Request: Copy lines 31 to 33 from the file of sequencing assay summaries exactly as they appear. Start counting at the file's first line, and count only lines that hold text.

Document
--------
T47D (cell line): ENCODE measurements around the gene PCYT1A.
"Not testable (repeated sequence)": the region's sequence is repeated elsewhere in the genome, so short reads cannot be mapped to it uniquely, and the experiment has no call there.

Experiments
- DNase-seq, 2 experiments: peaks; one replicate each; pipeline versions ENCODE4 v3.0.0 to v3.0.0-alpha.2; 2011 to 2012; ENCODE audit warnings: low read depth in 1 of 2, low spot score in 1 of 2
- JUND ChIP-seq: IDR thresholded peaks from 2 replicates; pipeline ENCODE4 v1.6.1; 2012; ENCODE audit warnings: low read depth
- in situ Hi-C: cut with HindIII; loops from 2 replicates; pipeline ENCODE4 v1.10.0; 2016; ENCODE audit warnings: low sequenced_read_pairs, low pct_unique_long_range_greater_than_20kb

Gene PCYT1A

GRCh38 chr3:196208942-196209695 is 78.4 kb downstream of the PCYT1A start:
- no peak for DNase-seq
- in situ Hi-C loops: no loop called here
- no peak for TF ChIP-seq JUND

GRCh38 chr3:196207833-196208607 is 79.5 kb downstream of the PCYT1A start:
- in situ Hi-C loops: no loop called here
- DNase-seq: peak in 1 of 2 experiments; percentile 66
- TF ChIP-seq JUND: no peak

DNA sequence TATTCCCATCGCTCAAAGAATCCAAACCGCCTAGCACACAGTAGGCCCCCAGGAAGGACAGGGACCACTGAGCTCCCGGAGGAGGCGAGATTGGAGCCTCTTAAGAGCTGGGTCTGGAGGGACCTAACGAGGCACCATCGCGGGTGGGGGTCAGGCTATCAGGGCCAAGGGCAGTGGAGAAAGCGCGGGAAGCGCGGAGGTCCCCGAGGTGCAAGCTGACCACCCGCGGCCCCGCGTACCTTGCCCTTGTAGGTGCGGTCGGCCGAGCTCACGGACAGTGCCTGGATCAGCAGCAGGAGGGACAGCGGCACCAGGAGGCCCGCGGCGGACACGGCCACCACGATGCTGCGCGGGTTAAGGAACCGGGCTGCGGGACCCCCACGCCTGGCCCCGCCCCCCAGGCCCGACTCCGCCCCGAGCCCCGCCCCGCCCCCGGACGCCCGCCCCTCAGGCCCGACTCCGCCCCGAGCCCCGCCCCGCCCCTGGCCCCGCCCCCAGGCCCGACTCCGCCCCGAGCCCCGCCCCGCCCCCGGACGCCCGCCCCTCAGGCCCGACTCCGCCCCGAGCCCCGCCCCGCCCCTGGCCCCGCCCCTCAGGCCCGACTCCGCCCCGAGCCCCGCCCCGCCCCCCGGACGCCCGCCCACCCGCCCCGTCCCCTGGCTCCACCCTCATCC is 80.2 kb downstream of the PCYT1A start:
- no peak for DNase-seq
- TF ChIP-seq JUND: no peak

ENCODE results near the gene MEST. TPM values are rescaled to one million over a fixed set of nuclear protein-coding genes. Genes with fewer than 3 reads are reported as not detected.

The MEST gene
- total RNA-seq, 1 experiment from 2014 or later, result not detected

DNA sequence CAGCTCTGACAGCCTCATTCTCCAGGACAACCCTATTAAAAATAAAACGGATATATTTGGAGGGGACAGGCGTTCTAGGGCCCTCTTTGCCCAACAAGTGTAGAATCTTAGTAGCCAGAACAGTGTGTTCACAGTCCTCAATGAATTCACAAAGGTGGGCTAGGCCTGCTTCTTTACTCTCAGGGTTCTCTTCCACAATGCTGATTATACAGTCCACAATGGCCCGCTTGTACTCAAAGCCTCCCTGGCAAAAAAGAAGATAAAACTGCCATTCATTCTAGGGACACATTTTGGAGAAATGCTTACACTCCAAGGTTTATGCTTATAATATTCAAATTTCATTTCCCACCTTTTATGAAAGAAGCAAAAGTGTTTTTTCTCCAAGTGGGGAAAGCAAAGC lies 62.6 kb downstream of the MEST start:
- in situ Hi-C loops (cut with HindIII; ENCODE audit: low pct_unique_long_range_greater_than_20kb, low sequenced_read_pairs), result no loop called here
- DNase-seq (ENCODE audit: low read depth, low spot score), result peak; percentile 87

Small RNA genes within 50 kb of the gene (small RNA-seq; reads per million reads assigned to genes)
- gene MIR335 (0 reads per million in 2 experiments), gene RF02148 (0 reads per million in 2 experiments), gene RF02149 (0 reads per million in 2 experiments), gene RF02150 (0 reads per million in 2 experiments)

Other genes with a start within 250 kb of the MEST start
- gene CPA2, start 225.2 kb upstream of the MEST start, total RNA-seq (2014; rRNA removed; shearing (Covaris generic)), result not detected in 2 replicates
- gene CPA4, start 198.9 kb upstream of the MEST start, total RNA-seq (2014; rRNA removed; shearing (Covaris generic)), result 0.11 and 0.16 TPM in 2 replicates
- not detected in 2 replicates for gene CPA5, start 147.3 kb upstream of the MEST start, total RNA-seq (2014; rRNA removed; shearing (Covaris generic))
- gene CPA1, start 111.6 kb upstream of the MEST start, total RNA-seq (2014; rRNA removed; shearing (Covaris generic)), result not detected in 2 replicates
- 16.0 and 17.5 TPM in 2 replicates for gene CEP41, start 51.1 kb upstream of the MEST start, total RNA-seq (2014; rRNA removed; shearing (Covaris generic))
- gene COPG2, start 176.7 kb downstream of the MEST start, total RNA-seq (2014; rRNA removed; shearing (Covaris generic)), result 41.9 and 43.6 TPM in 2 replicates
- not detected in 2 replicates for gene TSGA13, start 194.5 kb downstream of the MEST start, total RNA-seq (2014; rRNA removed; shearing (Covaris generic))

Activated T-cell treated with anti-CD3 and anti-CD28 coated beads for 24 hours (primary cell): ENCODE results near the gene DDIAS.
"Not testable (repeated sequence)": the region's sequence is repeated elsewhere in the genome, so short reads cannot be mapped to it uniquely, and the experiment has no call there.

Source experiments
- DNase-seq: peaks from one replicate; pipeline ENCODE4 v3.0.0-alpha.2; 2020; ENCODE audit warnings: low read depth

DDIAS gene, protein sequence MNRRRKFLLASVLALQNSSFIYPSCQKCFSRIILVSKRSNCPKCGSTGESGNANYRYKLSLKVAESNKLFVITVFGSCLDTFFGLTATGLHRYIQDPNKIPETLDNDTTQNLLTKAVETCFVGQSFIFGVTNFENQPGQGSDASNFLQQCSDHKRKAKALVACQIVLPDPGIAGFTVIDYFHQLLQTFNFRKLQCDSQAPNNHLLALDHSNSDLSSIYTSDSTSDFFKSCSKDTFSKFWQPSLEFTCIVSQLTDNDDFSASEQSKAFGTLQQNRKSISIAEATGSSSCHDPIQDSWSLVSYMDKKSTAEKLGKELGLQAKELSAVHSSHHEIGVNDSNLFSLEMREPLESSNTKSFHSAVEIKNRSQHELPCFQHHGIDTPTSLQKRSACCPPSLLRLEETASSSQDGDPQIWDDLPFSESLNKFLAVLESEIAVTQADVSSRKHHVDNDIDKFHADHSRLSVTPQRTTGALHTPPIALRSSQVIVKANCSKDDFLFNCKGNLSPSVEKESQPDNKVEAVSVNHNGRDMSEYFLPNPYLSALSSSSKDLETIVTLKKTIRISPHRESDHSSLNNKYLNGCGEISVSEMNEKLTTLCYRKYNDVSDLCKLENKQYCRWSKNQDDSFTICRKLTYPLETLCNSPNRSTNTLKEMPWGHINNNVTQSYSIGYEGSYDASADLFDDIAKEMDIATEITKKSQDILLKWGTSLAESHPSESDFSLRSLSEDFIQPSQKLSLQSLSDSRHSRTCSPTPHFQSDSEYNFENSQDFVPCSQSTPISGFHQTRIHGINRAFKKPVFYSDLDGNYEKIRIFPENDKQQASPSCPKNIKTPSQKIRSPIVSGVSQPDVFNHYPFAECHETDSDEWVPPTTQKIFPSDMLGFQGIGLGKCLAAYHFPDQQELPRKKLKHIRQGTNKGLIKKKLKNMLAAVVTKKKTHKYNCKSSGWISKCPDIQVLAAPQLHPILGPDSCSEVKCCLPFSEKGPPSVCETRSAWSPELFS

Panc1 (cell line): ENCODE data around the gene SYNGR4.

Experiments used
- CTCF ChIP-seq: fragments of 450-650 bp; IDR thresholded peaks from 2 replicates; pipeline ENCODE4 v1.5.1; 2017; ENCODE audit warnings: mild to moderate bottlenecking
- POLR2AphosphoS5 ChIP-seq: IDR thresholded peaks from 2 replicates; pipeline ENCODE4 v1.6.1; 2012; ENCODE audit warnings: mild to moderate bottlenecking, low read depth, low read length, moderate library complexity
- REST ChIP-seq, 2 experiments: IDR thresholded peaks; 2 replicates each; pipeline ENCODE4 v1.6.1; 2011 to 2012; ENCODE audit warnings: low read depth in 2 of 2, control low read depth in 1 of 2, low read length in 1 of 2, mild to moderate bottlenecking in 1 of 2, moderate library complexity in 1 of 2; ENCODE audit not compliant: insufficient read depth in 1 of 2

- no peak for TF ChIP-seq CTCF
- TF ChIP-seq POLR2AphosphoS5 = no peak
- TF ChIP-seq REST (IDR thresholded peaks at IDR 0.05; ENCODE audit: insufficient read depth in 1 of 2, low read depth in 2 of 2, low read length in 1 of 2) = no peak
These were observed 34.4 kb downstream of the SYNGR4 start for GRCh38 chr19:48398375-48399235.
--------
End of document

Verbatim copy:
- gene CPA1, start 111.6 kb upstream of the MEST start, total RNA-seq (2014; rRNA removed; shearing (Covaris generic)), result not detected in 2 replicates
- 16.0 and 17.5 TPM in 2 replicates for gene CEP41, start 51.1 kb upstream of the MEST start, total RNA-seq (2014; rRNA removed; shearing (Covaris generic))
- gene COPG2, start 176.7 kb downstream of the MEST start, total RNA-seq (2014; rRNA removed; shearing (Covaris generic)), result 41.9 and 43.6 TPM in 2 replicates